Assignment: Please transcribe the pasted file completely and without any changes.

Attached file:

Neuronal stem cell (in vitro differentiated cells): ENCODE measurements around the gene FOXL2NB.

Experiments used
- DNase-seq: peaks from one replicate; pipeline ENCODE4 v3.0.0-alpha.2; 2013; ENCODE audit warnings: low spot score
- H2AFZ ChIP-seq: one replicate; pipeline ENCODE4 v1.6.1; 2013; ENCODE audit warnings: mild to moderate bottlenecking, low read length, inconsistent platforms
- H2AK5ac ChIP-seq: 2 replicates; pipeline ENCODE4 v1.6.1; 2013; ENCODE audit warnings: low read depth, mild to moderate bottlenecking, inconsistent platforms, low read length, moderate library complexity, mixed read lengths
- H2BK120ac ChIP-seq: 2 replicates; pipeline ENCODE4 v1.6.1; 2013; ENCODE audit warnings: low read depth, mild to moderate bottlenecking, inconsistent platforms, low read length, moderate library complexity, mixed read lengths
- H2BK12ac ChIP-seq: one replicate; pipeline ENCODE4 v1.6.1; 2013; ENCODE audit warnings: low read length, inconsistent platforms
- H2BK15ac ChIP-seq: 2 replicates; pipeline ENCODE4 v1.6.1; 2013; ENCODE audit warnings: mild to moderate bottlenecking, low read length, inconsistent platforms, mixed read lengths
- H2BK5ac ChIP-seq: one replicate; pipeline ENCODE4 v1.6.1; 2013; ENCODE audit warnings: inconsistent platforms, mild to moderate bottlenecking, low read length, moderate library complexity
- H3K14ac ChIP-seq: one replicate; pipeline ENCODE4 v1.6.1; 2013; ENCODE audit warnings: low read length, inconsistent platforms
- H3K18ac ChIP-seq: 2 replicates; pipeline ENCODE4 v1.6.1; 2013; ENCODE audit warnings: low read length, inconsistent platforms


Neuronal stem cell (in vitro differentiated cells): ENCODE measurements around the gene FOXL2NB.

Experiments used
- DNase-seq: peaks from one replicate; pipeline ENCODE4 v3.0.0-alpha.2; 2013; ENCODE audit warnings: low spot score
- H2AFZ ChIP-seq: one replicate; pipeline ENCODE4 v1.6.1; 2013; ENCODE audit warnings: mild to moderate bottlenecking, low read length, inconsistent platforms
- H2AK5ac ChIP-seq: 2 replicates; pipeline ENCODE4 v1.6.1; 2013; ENCODE audit warnings: low read depth, mild to moderate bottlenecking, inconsistent platforms, low read length, moderate library complexity, mixed read lengths
- H2BK120ac ChIP-seq: 2 replicates; pipeline ENCODE4 v1.6.1; 2013; ENCODE audit warnings: low read depth, mild to moderate bottlenecking, inconsistent platforms, low read length, moderate library complexity, mixed read lengths
- H2BK12ac ChIP-seq: one replicate; pipeline ENCODE4 v1.6.1; 2013; ENCODE audit warnings: low read length, inconsistent platforms
- H2BK15ac ChIP-seq: 2 replicates; pipeline ENCODE4 v1.6.1; 2013; ENCODE audit warnings: mild to moderate bottlenecking, low read length, inconsistent platforms, mixed read lengths
- H2BK5ac ChIP-seq: one replicate; pipeline ENCODE4 v1.6.1; 2013; ENCODE audit warnings: inconsistent platforms, mild to moderate bottlenecking, low read length, moderate library complexity
- H3K14ac ChIP-seq: one replicate; pipeline ENCODE4 v1.6.1; 2013; ENCODE audit warnings: low read length, inconsistent platforms
- H3K18ac ChIP-seq: 2 replicates; pipeline ENCODE4 v1.6.1; 2013; ENCODE audit warnings: low read length, inconsistent platforms